ATtiny85 - Blink (76 bytes)

Zápisník experimentátora

Hierarchy: ATtiny85

A few years ago I wrote an article ATtiny85 - Blink. At that time I wrote a few examples and the smallest of the programs was 468 bytes long after compilation. Now we will show a program that behaves the same and has only 76 bytes. Let's make this blink using the ATtiny85 microcontroller.

The Blink program is the most basic program for the Arduino, where you will learn the basics of controlling the output pins of the microcontroller. An LED with a resistor is connected to the pin and this LED flashes at regular intervals.

Typical blink

For Arduino (and all the different clones), this program appears on thousands of pages in a virtually unchanged form, which is shown in the following example. For ATtiny85, you only need to make a change in the source code and set the output pin from number 13 to one of the pins that this miniature microcontroller contains. This is usually pin 0. A typical code is used in the program to control the output pin. The selected pin is set as the output and then the pin is constantly switched to HIGH or LOW and the function delay is used to wait a few milliseconds for the flashing to be visible. The source code, when compiled with IDE 1.8.12 and the ATTinyCore 1.1.5 core, is 880 bytes in size.

const int led = 0;
const int sleep = 1000;

// the setup routine runs once when you press reset:
void setup() {
  // initialize the digital pin as an output.
  pinMode(led, OUTPUT);

// the loop routine runs over and over again forever
void loop() {
  digitalWrite(led, HIGH); // turn the LED on (HIGH is the voltage level)
  delay(sleep);            // wait for a second
  digitalWrite(led, LOW);  // turn the LED off by making the voltage LOW
  delay(sleep);            // wait for a second

Optimized blink

If we rewrite this code according to the following example, the program size will be 76 bytes after compilation. How did I achieve this? If you study the source code, you will see that it hardly resembles the original source code at all. The setup and loop functions have completely disappeared and been replaced by a single main function. But this seemingly small change has big consequences. By removing all ATTinyCore core functions from the source code, the compiler automatically reduced the size of the resulting code. The _delay_ms function is used, which is programmed as several instructions in the assembler. It is more economical than the commonly used delay function. It is only accurate up to 262 ms, then it automatically switches to a less accurate variant. This is sufficient for the purposes of our program.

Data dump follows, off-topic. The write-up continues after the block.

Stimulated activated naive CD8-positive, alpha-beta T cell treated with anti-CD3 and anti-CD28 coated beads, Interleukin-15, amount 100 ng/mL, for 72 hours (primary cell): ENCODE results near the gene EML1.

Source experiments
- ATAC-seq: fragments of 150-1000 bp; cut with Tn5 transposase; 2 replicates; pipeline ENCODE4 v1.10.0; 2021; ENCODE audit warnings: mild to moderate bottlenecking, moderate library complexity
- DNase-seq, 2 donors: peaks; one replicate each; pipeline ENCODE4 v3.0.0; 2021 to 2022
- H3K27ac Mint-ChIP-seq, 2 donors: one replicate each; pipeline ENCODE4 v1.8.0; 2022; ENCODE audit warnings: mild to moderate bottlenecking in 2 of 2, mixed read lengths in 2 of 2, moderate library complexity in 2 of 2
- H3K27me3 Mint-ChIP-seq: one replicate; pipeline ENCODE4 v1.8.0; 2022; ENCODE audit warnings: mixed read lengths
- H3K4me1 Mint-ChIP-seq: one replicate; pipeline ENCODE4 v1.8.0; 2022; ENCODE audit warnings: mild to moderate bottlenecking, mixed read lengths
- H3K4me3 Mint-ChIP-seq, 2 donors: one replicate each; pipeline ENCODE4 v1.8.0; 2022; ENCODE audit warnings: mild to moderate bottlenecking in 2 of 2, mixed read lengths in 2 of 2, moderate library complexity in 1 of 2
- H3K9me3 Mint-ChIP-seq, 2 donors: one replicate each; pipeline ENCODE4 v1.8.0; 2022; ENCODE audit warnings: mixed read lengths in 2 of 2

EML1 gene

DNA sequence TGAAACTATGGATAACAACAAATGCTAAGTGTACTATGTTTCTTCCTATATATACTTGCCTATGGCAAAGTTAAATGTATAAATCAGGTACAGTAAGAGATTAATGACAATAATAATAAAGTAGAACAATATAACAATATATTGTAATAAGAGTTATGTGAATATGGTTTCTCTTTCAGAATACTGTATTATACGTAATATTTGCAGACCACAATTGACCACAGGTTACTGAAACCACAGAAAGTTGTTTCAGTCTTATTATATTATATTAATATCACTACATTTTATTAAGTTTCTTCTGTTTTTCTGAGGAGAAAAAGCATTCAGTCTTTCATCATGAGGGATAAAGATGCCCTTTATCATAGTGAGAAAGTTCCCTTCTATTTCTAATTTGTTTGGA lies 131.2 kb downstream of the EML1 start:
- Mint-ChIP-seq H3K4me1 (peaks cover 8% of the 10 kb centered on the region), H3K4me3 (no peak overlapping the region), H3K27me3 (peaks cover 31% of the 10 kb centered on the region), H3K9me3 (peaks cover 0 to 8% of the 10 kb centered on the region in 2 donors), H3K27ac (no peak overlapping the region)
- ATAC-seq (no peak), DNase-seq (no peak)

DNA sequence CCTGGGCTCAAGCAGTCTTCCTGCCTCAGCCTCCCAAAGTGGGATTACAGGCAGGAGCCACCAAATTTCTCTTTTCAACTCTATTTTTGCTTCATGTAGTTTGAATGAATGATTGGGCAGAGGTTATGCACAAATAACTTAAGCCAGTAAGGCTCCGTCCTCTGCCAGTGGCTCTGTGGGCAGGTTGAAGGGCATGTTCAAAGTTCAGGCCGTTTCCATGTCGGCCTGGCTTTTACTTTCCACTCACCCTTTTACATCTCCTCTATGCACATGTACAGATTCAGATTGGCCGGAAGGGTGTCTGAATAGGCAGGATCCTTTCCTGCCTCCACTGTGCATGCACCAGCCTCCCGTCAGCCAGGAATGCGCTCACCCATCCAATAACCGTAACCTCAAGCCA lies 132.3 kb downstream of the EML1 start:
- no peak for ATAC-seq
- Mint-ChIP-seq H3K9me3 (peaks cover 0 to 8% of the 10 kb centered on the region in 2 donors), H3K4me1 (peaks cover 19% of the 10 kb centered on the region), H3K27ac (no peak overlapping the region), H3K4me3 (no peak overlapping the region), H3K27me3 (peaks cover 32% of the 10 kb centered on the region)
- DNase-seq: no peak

The last important change is in the use of the main function. Our function replaces another function and completely disables the initial system registry initializations that are usually performed when Arduino starts. The result is code savings, but no register is set up, so be careful if you want to use some other functions that depend on the registry settings. An example of the original main function can be found in the following chapter.

#include <util/delay.h>

const int led = 0;
const int sleep = 1000;

int main() {
  // initialize the digital pin as an output.
  bitSet(DDRB, led);
  for (;;) {
    bitSet(PINB, led);

ATTinyCore function main

This is what the original main function in the ATTinyCore core looks like. Calls the init function, which performs many different registry settings. The tax for this, however, is an increase in the size of the resulting program after compilation.

#include <WProgram.h>

int main(void)

    for (;;)
    return 0;

Source code

The source code is located on the GitHub server.